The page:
He has suggested that young people around the thirties should take the leadership backed up by senior persons who could provide the experience and contacts when needed. A big contribution by seniors would help to identify a group of such people and put them together and get funding for them to ask them to go forward.”
Dr Nair suggested that a network programme within the country could identify and mobilise all the needed inputs for total drug discovery and development programmes. Expressing similar views, Dr Vaidya said a strong teamwork was needed for taking Ayurveda to Nobel level of research output. Some of the problems in that journey are that the industry is not supporting research in Ayurveda and even AYUSH does not recognise
“But, if AYUSH forms a transnational mission for drug discovery this can become reality in five years. I am confident of at least five major drugs and 15 high impact papers are possible within that period. We are ready to take up the challenge,” said Dr Patwardhan.
Supporting the concept of transnational mission, Dr Wele suggested, “Drug development, both in typical Ayurveda - manner and similar to herbal drug development manner, should happen at institutional levels with industry partnerships.” She added that regulatory mechanisms need to be strengthened and sector specific. Mere copying of bio-medicine approach does not suit.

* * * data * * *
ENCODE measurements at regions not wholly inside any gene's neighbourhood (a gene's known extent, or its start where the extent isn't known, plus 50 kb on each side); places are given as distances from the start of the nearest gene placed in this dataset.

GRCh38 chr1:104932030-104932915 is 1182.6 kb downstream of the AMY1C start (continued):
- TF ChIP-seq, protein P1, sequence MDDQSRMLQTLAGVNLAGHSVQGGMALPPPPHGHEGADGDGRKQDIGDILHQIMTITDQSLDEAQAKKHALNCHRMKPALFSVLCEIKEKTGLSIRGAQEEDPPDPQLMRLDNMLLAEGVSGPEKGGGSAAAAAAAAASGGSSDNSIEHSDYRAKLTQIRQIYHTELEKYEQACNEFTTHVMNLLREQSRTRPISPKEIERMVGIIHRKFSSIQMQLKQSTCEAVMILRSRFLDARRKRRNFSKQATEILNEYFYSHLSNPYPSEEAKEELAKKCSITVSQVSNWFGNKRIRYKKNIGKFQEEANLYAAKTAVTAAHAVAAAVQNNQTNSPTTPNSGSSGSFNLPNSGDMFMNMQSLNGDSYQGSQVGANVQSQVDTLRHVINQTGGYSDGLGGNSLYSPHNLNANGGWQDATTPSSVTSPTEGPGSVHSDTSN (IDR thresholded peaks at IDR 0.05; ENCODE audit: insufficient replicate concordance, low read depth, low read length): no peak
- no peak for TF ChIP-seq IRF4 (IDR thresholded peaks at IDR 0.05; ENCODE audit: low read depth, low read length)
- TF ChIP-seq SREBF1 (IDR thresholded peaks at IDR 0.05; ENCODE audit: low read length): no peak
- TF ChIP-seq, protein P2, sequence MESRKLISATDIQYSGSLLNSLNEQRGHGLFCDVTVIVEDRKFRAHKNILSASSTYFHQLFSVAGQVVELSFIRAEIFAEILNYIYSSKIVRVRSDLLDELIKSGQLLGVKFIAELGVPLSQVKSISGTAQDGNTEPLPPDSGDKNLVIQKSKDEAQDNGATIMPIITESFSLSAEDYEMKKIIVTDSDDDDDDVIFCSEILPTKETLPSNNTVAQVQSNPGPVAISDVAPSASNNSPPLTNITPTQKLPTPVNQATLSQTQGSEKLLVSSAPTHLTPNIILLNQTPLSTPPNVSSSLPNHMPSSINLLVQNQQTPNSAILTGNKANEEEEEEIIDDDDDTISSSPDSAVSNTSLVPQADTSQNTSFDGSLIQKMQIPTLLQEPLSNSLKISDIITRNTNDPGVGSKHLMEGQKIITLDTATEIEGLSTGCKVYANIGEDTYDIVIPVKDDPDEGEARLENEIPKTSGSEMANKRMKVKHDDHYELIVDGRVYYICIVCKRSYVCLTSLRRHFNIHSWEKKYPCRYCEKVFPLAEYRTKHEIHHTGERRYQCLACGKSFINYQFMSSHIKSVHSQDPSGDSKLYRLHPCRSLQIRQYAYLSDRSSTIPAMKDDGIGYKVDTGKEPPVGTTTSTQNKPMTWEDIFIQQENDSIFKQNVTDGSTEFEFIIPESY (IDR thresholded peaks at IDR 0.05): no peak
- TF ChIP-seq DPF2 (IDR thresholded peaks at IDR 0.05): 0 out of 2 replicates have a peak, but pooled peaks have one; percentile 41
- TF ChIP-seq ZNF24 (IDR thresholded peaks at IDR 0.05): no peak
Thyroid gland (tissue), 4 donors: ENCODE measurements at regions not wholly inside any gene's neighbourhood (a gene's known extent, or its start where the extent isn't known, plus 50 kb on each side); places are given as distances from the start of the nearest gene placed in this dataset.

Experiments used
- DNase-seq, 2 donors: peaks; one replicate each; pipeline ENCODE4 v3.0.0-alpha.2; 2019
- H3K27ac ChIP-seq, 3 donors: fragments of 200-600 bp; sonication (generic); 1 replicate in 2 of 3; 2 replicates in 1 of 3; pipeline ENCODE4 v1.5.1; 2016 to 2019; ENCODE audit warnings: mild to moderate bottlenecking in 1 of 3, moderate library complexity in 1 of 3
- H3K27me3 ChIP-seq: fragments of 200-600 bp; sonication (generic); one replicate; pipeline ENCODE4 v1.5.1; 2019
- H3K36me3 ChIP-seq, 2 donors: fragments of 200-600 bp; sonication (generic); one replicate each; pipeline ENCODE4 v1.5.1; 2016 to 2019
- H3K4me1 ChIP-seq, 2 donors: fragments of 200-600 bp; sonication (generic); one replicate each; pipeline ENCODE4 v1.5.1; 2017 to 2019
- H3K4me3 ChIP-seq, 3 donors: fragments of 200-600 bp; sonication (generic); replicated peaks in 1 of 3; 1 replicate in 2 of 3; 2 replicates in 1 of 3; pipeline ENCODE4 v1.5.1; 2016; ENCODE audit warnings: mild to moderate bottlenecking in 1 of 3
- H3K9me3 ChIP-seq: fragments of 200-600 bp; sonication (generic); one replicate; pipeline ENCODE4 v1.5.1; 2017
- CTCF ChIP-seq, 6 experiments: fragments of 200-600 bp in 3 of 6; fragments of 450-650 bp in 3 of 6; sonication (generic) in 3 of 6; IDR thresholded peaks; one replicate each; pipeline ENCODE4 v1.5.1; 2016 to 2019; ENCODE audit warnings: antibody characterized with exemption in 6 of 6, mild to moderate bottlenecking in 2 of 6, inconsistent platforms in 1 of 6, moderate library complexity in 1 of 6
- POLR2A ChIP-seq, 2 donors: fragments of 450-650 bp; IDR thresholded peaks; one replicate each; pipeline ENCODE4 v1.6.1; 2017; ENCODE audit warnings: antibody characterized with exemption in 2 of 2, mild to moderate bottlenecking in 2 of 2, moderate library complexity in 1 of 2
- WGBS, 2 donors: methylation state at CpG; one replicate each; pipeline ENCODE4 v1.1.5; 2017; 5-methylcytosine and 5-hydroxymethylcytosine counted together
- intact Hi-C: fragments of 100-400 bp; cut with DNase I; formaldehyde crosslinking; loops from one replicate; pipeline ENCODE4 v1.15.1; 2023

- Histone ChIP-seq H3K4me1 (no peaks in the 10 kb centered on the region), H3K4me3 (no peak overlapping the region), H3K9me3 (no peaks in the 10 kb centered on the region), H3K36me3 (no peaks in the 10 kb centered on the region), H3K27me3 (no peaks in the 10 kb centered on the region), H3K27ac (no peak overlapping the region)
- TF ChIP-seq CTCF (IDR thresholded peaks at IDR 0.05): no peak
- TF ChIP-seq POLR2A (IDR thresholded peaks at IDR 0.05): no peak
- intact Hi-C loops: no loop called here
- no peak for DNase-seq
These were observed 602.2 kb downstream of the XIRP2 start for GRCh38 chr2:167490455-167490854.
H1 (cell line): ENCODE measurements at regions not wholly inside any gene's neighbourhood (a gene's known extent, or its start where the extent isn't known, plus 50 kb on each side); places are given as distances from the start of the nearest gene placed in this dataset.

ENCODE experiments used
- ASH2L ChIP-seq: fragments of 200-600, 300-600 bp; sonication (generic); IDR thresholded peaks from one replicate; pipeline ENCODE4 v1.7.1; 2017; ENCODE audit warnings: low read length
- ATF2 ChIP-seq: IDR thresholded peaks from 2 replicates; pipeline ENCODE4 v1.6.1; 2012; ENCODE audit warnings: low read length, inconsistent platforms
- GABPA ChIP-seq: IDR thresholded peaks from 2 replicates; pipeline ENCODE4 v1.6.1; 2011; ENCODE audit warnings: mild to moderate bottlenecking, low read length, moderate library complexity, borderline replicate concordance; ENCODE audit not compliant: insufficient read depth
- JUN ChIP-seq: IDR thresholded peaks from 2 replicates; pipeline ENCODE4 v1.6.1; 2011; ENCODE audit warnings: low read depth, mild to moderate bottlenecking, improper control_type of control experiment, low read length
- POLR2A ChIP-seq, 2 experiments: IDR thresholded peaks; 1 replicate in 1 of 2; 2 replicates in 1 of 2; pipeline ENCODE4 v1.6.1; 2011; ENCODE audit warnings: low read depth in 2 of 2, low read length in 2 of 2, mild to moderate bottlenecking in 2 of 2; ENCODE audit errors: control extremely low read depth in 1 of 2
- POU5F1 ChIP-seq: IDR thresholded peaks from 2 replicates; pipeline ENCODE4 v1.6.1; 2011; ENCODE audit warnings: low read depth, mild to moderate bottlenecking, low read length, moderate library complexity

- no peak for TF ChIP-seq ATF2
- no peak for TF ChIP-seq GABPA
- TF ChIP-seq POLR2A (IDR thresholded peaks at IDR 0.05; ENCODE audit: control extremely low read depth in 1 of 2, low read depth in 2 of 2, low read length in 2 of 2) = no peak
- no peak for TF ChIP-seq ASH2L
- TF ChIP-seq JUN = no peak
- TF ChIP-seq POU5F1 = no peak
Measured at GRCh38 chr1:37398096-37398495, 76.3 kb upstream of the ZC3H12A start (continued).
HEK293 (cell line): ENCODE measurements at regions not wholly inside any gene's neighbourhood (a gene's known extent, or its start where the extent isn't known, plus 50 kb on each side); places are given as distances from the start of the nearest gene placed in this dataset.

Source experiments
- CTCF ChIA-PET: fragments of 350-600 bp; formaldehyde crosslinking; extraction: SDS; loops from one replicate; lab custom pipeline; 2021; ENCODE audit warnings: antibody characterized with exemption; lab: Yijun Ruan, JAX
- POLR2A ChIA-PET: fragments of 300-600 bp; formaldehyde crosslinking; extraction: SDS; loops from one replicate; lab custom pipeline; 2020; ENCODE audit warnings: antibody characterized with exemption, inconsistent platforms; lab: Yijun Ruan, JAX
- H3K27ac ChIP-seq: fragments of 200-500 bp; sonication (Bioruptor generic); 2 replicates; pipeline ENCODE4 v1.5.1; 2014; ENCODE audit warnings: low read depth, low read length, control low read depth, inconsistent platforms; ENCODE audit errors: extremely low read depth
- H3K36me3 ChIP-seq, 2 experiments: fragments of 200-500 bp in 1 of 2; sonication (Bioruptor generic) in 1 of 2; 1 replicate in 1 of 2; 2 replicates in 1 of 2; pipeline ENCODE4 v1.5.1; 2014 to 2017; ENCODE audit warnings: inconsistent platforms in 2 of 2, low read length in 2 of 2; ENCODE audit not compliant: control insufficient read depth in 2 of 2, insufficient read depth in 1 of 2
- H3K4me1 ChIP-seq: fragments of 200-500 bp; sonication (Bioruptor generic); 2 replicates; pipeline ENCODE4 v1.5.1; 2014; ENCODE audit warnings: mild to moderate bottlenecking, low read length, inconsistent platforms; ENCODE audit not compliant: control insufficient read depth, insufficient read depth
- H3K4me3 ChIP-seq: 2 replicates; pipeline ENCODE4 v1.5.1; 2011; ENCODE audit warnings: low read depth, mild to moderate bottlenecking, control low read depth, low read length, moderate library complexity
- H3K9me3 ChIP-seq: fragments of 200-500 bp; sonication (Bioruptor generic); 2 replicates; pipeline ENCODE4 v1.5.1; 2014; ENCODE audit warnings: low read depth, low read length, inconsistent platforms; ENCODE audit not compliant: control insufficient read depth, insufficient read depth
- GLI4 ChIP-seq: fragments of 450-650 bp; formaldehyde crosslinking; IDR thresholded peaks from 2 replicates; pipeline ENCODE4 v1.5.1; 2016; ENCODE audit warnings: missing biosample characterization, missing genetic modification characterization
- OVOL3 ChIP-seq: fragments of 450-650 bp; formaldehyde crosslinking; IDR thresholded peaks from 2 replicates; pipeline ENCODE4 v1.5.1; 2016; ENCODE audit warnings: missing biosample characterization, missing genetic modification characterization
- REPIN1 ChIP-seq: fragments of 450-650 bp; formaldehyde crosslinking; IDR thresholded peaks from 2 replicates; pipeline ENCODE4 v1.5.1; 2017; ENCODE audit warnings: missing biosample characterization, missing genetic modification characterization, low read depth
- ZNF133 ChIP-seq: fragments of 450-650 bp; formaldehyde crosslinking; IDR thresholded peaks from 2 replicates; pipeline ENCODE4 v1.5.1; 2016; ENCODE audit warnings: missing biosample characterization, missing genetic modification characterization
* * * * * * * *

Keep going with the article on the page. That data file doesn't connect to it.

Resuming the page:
According to Dr B Dinesh Kumar, President, Indian Pharmacological Society (IPS) ‘Reverse Pharmacology’ approaches in a way is the key tool in Tu Youyou winning the Nobel Prize in traditional Chinese medicine (TCM). He says, “this indeed is an eye opener to all the Indian scientists. Time has come for the government to establish an independent organisation consisting of experts (middle level scientists preferred) from various organisations with the primary objective of compiling the data on history and use of traditional medicines, documentation of research studies, identifying the grey areas which need more evidence and scientific validation so as to rapidly translate them into therapeutic products acceptable globally.”
Referring to some sanctions and the progress reports which she has gone through, Dr Wele said, “The prospect of discovery is hampered due to 'all are same' type approach. Case to case strategy for the disbursement of R&D funds, a strong mechanism of monitoring of timely deliverables and appropriate mid-course corrections in research protocols are prerequisites for excellence in Ayurvedic research in India.” Even Dr Patwardhan felt the same when he said such high impact research could not be done in a typical 'project' mode that follows a routine path with small and short term objectives. “In most of the cases project mode funding has led to 'me too' and non-imaginative research that does not help either science or traditions,” he commented.
The importance of Ayurveda is getting more and more underlined, though it still requires a lot of support from the authorities to raise its status worldwide. Efforts are required from the practitioners too for its modernisation and standardisation.
Dr Wele suggested two concrete points to begin at this point of time with full vigiour - clinical data recording and analysis and drug development. Dr Patwardhan summerised what was needed to be done for changing the status of Ayurveda. “For success on this path, modern biomedical scientific community needs to take onus and lead,” he concluded.